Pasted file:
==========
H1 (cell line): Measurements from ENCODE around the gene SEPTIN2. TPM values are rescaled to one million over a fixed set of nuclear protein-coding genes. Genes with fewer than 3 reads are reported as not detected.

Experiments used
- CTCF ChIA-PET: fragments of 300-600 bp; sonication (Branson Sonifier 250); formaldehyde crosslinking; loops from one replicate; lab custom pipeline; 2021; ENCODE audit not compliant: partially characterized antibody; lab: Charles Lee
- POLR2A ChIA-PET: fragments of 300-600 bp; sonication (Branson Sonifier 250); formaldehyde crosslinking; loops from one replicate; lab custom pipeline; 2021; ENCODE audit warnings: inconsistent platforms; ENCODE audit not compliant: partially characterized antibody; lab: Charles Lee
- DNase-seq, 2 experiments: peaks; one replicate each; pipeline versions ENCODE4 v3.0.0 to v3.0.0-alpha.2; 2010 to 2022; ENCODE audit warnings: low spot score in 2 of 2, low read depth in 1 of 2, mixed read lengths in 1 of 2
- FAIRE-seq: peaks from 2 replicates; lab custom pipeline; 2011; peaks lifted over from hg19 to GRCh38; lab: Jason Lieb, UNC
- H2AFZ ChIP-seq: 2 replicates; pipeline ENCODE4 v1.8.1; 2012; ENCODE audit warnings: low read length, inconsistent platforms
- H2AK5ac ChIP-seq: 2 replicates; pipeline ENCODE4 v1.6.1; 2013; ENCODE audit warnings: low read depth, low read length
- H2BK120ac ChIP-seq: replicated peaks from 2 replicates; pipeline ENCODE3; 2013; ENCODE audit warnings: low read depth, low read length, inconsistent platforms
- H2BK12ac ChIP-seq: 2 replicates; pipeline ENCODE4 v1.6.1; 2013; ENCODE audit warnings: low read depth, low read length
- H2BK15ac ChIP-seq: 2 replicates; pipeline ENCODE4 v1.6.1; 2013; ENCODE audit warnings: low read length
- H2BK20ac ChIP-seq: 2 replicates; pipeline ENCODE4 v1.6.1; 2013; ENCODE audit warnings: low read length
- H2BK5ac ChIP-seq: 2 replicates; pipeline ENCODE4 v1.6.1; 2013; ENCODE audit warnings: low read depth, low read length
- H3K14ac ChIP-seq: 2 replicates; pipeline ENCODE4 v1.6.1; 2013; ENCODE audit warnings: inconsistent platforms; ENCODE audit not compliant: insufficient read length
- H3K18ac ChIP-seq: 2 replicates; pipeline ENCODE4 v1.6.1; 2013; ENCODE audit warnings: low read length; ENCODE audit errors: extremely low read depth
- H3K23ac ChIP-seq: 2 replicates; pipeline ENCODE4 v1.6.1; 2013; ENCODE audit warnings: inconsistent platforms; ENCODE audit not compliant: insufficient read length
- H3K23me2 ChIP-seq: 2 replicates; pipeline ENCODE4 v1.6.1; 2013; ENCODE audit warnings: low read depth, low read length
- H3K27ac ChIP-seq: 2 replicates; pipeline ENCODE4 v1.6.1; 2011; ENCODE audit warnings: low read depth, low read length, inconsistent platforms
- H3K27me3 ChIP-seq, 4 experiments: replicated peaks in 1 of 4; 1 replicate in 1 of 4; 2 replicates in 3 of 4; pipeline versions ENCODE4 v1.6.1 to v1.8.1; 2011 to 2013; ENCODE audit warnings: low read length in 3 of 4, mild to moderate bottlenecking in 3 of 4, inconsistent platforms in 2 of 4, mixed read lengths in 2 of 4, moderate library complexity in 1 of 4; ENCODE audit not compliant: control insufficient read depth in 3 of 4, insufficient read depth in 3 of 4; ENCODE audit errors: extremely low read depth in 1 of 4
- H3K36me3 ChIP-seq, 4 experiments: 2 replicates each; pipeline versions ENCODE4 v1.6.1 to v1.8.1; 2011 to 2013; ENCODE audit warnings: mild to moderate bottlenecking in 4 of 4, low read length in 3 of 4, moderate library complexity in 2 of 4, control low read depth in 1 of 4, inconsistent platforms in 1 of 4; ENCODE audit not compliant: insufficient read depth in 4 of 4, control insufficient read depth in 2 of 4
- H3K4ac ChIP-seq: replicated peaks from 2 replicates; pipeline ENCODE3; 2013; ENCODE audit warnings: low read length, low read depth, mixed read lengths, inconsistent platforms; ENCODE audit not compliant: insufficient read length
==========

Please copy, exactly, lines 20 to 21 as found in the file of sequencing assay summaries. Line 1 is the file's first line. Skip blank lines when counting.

- H3K36me3 ChIP-seq, 4 experiments: 2 replicates each; pipeline versions ENCODE4 v1.6.1 to v1.8.1; 2011 to 2013; ENCODE audit warnings: mild to moderate bottlenecking in 4 of 4, low read length in 3 of 4, moderate library complexity in 2 of 4, control low read depth in 1 of 4, inconsistent platforms in 1 of 4; ENCODE audit not compliant: insufficient read depth in 4 of 4, control insufficient read depth in 2 of 4
- H3K4ac ChIP-seq: replicated peaks from 2 replicates; pipeline ENCODE3; 2013; ENCODE audit warnings: low read length, low read depth, mixed read lengths, inconsistent platforms; ENCODE audit not compliant: insufficient read length